“That’s a fair questions and I would answer: look at my record. It has been very, very consistent whether it is on fiscal responsibility, or an approach to the environment, or an approach to civil liberties, or an approach to building our middle class. I have a very, very consistent record on all of these issues. It used to be there was a home in the Republican Party for those philosophies … but there became less of an opportunity for those of us with those views to stay in the Republican Party. We were primaried — as I was — because of those views, and so I became an Independent and I never changed my views, and then I became a Democrat where I believe is my home and the best fit for those issues.”

Even you would have to admit that you’re starting off with a pretty big deficit in name recognition across the country — how will you break through?

“It’s a long path to the nomination. It is a long path between here in May until Iowa and New Hampshire when the primaries start and the caucuses start. I think my issues align with the Democratic Party and we will be debating those issues. We know that those that are going to be voting in the primaries and the caucuses are going to be listening. I think they are going to like the answers to the questions they ask when I give them.”

What is the one thing you would want every voter to know about you?

“My judgment. I think that’s what people want from their leader, especially in times of high pressure. Americans can look at my record: making decisions and showing good judgment in times of high pressure over and over again, and making the right call.”

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ABC News(WASHINGTON) — Sen. Rand Paul, R-Kentucky, wrapped up his so-called “filibuster” over the National Security Agency’s controversial bulk collection of Americans’ phone records just before midnight Thursday.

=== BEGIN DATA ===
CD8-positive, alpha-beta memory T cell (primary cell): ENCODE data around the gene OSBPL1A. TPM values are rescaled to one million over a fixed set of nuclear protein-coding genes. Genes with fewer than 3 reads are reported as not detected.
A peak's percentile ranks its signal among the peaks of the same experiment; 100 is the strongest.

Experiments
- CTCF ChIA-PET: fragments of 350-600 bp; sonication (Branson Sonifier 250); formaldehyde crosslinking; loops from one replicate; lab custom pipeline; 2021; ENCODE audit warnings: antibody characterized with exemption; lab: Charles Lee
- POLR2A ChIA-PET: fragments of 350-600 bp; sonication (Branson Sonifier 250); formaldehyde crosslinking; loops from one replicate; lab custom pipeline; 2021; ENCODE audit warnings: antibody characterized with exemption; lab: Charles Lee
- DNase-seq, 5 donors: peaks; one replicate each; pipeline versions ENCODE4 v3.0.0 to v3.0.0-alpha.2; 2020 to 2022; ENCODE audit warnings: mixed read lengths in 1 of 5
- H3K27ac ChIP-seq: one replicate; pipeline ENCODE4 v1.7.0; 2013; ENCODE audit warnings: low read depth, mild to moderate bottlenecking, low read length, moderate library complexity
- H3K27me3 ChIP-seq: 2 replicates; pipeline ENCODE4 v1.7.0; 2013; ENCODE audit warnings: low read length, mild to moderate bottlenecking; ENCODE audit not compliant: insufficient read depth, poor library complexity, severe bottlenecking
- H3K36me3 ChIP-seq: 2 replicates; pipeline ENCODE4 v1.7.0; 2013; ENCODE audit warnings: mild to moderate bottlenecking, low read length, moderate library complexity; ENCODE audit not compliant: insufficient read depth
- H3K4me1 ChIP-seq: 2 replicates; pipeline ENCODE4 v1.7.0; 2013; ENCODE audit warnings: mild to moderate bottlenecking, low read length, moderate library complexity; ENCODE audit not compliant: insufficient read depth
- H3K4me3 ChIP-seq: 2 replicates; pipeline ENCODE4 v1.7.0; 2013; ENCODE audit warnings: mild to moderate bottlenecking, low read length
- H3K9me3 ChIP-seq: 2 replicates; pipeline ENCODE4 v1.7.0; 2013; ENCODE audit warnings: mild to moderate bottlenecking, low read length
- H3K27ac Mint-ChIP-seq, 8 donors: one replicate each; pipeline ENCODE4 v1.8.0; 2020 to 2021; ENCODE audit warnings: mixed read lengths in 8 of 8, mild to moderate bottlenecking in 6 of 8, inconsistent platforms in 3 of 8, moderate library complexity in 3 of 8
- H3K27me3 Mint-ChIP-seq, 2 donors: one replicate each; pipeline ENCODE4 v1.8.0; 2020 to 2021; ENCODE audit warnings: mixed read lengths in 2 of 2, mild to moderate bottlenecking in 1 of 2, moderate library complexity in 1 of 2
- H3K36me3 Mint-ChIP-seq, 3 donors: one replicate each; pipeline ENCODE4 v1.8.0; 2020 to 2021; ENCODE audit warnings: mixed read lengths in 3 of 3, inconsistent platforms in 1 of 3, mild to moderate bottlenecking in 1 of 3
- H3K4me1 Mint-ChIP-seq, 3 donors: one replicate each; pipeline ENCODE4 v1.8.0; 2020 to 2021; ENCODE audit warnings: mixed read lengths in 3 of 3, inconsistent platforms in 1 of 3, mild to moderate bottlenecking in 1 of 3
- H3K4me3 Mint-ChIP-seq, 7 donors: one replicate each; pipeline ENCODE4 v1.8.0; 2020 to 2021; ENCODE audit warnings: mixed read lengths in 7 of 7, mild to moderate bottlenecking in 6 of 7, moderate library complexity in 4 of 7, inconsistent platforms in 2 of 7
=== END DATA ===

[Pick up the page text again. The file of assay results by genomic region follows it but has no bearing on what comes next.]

Paul’s talk-a-thon on the Senate floor lasted exactly 10 and a half hours.

“My voice is rapidly leaving, my bedtime has long since passed,” Paul said as he began to wrap up his speech. “The bulk collection must end, and I think we have the votes to do it now.”

“Thank you for staying and not throwing things. We will try not to do this but every few years,” he said. “I want to thank the American people for considering the arguments and hopefully for helping us push this towards a reform where we all respect the Fourth Amendment and the Bill of Rights all again. Thank you Mr. President, and I relinquish the floor.”

Armed with binders full of material, Paul started his lengthy speech opposing the PATRIOT Act at 1:18 p.m. Wednesday.

“There comes a time in the history of nations when fear and complacency allow power to accumulate and liberty and privacy to suffer. That time is now, and I will not let the PATRIOT Act, the most un-patriotic of acts, go unchallenged,” Paul said as he started his speech on the Senate floor. “The bulk collection of all Americans’ phone records all of the time is a direct violation of the Fourth Amendment.”

“The people don’t want the bulk collection of their records, and if we were listening, we would hear that,” Paul said.

Provisions of the PATRIOT Act, including Section 215, which authorizes the NSA’s controversial bulk collection of phone records, is set to expire on June 1. Paul, known for his libertarian leanings, has said he does not want the program to be reauthorized.

Over the course of his filibuster, Paul was joined by several of his Senate colleagues, most notably including Sen. Ted Cruz, R-Texas, who is running against Paul in the 2016 presidential campaign.

Cruz, who partook in Paul’s 2013 filibuster against drones and waged a filibuster of his own against Obamacare in 2013, compared the moment to the “Blues Brothers”

“Standing here with the senator from Kentucky, with the Senator from Utah at 11:40 p.m., I’m reminded of the movie the Blues Brothers, saying “Jake we gotta get the band back together again,” Cruz said. “I’m reminded of previous evenings standing here with this same band of brothers in the wee hours of the morning.”

Cruz acknowledged he and Paul “don’t agree entirely on this issue,” but said they are both determined to ensure the government’s bulk collection of metadata ends. The two men differ because Cruz supports the House-passed USA Freedom Act, which Paul opposes.